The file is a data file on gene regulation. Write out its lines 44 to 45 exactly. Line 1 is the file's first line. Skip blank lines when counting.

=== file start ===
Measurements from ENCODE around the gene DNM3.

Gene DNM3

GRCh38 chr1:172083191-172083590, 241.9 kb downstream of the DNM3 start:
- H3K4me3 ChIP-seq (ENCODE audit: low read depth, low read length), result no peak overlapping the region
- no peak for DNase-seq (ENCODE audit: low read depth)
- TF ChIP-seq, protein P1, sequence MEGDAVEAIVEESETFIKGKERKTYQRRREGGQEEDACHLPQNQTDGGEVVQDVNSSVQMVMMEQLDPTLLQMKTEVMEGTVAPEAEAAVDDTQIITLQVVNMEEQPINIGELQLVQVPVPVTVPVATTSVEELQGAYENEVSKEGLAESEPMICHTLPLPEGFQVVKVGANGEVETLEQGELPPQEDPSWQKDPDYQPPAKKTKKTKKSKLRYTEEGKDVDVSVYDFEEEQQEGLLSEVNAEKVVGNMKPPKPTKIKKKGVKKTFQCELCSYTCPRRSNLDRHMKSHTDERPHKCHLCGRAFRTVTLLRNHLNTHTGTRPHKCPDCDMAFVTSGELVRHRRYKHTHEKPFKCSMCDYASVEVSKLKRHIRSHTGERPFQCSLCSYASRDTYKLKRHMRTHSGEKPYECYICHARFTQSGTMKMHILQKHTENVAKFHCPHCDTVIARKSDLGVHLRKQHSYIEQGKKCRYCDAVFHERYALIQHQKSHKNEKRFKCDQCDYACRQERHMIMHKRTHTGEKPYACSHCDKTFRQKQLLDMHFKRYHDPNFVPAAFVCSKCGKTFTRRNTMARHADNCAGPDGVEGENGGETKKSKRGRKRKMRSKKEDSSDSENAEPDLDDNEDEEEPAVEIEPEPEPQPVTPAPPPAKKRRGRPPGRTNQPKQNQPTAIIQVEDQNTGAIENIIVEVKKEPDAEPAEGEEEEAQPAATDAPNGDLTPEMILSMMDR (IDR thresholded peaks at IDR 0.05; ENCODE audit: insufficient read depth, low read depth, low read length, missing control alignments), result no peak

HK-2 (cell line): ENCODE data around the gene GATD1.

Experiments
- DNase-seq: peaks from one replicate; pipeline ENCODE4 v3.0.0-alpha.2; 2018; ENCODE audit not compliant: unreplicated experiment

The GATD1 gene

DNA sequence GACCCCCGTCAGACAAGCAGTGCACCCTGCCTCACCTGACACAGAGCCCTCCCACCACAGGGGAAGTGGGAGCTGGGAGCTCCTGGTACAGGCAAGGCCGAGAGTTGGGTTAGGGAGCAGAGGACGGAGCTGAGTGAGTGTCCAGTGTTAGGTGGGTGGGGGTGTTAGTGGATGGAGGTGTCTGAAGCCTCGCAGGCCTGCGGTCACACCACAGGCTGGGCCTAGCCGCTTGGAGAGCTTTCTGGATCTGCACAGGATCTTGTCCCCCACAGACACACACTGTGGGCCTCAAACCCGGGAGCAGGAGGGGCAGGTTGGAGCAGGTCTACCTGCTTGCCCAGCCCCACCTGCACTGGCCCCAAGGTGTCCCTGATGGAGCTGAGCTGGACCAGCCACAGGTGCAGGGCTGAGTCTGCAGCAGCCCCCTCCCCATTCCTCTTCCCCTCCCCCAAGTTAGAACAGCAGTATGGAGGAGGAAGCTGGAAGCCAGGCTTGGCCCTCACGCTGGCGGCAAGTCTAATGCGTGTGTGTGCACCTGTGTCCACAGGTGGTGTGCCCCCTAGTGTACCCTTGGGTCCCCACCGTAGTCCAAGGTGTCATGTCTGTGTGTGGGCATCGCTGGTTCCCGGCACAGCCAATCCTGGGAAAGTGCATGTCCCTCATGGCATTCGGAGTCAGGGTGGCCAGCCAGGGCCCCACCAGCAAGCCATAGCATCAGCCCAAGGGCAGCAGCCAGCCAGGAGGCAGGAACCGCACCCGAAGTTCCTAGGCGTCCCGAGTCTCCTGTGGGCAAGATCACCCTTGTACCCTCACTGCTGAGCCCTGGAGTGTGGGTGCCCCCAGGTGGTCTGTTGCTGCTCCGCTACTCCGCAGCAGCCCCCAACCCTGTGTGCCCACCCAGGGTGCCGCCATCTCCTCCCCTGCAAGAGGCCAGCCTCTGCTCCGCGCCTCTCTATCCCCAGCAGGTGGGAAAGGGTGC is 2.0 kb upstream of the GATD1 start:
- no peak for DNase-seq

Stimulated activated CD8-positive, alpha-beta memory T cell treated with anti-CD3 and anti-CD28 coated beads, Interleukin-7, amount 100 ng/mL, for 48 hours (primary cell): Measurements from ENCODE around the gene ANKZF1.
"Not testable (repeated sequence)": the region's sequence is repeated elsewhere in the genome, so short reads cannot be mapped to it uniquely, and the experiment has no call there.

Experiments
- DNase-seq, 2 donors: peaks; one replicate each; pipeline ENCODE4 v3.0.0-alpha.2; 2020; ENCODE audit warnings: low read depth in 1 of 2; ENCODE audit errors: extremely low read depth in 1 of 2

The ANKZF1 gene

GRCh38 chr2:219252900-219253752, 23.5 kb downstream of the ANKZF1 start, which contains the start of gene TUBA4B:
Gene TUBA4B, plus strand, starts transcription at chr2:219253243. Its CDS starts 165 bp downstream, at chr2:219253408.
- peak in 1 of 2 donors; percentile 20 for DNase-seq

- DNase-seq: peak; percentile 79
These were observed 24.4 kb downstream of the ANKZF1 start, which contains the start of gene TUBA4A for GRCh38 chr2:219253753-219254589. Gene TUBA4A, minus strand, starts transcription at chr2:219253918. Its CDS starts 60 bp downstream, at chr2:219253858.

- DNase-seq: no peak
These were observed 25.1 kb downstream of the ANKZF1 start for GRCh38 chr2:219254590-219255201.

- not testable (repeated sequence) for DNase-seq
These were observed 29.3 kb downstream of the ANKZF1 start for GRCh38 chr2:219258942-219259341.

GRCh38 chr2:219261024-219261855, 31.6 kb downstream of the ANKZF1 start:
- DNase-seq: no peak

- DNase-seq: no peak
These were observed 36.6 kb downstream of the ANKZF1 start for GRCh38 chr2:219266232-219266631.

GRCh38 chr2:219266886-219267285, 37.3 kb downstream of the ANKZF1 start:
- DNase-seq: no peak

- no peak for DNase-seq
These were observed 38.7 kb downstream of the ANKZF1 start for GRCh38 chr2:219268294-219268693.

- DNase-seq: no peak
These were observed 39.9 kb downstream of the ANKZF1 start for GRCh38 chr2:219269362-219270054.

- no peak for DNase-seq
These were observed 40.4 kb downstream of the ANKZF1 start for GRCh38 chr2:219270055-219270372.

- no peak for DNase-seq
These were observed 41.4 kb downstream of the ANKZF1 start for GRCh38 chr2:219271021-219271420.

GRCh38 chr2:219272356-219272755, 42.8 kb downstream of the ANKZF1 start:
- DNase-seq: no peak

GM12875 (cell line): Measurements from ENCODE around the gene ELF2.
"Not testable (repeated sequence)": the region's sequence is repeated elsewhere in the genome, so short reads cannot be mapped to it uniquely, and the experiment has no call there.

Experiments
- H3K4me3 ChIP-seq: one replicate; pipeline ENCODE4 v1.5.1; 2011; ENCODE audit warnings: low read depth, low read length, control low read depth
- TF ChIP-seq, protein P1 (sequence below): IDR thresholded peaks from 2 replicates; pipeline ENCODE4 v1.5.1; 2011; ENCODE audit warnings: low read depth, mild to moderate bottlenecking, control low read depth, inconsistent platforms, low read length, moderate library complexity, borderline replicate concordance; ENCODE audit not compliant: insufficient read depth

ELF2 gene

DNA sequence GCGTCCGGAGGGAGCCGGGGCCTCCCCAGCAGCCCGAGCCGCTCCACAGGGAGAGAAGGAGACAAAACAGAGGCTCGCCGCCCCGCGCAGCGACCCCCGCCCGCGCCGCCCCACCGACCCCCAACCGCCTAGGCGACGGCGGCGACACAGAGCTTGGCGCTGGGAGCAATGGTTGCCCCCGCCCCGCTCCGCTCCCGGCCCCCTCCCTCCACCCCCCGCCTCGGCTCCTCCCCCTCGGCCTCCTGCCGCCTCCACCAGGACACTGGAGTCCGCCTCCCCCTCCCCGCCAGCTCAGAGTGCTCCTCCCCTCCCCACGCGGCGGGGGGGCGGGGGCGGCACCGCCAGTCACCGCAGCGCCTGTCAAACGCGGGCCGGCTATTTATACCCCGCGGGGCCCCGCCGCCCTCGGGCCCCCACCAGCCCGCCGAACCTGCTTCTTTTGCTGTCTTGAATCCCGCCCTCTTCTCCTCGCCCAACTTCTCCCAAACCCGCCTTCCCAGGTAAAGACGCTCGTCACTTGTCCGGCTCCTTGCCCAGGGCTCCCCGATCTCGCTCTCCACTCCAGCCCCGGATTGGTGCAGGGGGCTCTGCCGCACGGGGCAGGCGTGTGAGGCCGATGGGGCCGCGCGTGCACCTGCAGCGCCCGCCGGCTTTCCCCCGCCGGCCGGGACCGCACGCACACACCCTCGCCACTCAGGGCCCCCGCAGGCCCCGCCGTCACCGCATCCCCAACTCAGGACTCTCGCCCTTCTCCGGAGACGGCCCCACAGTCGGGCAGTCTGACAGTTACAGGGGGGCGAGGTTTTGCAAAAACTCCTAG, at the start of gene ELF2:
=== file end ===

"Not testable (repeated sequence)": the region's sequence is repeated elsewhere in the genome, so short reads cannot be mapped to it uniquely, and the experiment has no call there.

Experiments